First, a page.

Thomas Jefferson strongly believed in separating church and state functions, making him the darling of the anti-religion forces. While certainly not a Christian in the sense we would prefer, he did profess that, “My views… are the result of a life of inquiry and reflection, and are different from the anti-Christian system imputed to me by those who know nothing of my opinion. To the corruptions of Christianity I am indeed opposed, but not the genuine precepts of Jesus himself. I am a Christian in the only sense in which he wished anyone to be, sincerely attached to his doctrines in preference to all others.”
The difficulties of uniting these 13self-interested political bodies, who were extremely suspicious of any centralized form of government, cannot be overstated. Countless hours were expended forming a loose confederacy let alone a democracy with strong federal powers; the balancing of executive powers with equally strong legislative and judicial branches being unheard of. These difficulties prompted Benjamin Franklin , who never accepted Christ as Savior but was a friend of Christians and Christianity, to rise before the Constitutional delegates to request prayer before their assembly. His wisdom in this was realized and acted upon – and prayer has opened both houses of Congress ever since, the mixing of politics and religion a natural outgrowth of their need and strongly held beliefs; they didn’t want the state dictating faith but didn’t want it to interfere in the “free exercise thereof” either. It’s freedom of – not freedom from . Their document gained notoriety throughout the world attesting to God and America’s reliance on him; speaking of, “…the laws of nature and of nature’s God…” and states that, “We hold these truths to be self-evident, that all men are created equal…” and that, “...they are endowed by their Creator with certain inalienable rights…”
George Washington declared at the conclusion of the Revolutionary war that, “The hand of Providence has been so conspicuous in all this…,” and spoke of “…the marvelous care of Providence, that protected me…” Further calling on “Almighty God” to protect “our dearest country”; believing, “Of all the dispositions and habits which lead to political prosperity, religion and morality are indispensable supports. In vain would that man claim the tribute of patriotism who should labor to subvert these great pillars of human happiness… And let us with caution indulge the supposition that morality can be maintained without religion.” i.e. Christianity. James Madison unequivocally stating, “Our constitution was made only for a moral and religious people. It is wholly inadequate of the government of any other.” He agreed with Edward Burke that, “There must be some restraining influence upon the will and passions of men, and the less there is from within, the more must be from without.” (Which characterized the failings of the French Revolution.)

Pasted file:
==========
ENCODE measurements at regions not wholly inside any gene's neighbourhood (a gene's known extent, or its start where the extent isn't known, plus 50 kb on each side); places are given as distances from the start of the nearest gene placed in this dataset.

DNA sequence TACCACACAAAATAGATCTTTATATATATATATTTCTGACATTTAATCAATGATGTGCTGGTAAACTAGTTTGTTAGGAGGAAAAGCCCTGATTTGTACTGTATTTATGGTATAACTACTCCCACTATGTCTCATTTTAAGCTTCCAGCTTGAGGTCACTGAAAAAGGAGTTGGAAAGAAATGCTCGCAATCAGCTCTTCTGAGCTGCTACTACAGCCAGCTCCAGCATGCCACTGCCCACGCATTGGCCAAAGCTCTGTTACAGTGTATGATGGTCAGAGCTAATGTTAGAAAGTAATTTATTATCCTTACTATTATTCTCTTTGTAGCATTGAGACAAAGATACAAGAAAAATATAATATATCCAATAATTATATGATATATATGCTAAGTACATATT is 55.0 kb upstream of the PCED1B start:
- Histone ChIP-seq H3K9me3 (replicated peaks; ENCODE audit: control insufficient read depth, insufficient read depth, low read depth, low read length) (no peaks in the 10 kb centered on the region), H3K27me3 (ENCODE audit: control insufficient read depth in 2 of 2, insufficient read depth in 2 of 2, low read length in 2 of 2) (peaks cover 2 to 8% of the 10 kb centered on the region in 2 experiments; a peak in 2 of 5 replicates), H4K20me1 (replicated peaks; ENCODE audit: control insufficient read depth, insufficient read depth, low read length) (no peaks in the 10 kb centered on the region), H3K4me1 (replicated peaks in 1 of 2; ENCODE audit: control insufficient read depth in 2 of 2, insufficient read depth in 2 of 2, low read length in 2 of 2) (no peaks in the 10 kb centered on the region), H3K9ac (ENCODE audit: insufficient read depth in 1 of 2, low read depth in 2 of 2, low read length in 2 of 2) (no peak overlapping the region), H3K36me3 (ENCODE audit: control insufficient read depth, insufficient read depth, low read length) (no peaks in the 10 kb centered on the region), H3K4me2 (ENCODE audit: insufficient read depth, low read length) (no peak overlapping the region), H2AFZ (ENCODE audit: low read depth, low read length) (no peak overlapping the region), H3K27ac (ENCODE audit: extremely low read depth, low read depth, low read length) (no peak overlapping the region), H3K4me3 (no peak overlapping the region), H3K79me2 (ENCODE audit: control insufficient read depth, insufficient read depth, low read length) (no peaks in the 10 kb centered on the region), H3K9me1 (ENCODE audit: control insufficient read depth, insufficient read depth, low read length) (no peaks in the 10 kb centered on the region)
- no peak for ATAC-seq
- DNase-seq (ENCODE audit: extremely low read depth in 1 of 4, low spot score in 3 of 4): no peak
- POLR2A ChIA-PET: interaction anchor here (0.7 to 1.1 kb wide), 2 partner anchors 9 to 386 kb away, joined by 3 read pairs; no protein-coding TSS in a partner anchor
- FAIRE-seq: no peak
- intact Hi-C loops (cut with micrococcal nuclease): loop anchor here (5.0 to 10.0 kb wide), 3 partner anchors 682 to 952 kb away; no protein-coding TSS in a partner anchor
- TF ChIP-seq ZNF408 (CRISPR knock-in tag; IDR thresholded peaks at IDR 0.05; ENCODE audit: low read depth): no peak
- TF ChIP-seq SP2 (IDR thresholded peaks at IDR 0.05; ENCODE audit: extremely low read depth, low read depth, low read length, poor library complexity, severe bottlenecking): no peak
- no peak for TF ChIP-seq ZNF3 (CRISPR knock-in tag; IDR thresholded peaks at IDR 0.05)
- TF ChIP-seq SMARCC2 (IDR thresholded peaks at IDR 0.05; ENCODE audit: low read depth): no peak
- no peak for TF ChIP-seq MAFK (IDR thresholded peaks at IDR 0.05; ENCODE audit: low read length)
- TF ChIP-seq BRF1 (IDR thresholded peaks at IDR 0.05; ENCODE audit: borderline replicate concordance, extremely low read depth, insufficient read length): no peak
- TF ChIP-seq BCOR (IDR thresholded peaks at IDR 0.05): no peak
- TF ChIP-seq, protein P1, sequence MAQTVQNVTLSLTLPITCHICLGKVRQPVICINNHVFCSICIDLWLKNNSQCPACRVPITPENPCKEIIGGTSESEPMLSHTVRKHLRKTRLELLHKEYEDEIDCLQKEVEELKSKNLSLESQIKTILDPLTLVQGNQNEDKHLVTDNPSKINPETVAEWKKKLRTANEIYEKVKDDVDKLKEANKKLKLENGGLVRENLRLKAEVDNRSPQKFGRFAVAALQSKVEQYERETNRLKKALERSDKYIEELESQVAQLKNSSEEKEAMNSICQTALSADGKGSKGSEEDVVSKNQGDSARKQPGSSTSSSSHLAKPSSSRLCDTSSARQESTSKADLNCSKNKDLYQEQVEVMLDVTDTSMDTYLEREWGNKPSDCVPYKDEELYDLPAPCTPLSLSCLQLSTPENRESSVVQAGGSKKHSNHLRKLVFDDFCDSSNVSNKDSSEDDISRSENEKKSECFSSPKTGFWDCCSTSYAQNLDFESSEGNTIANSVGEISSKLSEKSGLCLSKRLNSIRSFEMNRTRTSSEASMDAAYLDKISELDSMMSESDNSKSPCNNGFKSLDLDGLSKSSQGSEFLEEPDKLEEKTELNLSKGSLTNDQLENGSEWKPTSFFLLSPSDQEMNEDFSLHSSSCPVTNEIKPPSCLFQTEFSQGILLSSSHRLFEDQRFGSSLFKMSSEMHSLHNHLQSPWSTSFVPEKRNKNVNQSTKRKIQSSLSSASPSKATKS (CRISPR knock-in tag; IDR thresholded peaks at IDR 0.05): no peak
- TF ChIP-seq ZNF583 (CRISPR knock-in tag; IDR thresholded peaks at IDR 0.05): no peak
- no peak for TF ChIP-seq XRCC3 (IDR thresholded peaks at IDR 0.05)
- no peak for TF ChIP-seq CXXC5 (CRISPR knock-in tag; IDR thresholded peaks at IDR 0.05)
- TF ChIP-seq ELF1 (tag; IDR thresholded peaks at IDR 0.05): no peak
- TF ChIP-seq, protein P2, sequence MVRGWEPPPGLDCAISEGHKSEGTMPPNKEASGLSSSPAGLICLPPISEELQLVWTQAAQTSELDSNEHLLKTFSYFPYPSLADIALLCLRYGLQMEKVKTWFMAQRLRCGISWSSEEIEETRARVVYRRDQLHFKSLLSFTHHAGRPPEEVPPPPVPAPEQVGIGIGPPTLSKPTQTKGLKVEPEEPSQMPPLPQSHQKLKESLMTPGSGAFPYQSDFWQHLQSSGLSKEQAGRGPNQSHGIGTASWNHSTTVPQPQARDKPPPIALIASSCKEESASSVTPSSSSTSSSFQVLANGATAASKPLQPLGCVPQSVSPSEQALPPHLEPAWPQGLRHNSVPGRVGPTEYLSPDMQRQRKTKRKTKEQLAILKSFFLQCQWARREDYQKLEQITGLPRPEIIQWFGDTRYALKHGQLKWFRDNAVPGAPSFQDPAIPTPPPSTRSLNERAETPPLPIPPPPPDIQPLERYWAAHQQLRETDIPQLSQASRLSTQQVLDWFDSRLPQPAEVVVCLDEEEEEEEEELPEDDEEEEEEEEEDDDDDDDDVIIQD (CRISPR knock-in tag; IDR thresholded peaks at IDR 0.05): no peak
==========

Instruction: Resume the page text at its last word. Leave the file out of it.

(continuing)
Our heritage of faith is irrefutable. The real question to be dealt with by society today is whether that faith is worth emulating. Earl Warren, a former Governor of California and Chief Justice of the Supreme Court wrote, “I believe no one can read the history of our country without realizing that the Good Book and the Spirit of the Savior have from the beginning been our guiding geniuses… Whether we look to the first charter of Virginia… or to the Charter of New England… or to the Charter of Massachusetts Bay… or to the fundamental orders of Connecticut… the same objective is present, a Christian land governed by Christian perspectives.” Noah Webster prophetically declaring, “The principles of all genuine liberty, and of wise laws and administrations, are to be drawn from the Bible and sustained by its authority. The man therefore who weakens or destroys the divine authority of that book may be accessory to all the disorders which society is doomed to suffer.”
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Fred Price - married (50 years), father of two grown children, grandfather of six.
Fred retired earlier this year after 42 years as a factory worker. He has always had a heart for young people and the challenges they face today. Over the years Fred has taught Discipleship Groups for High School and college students.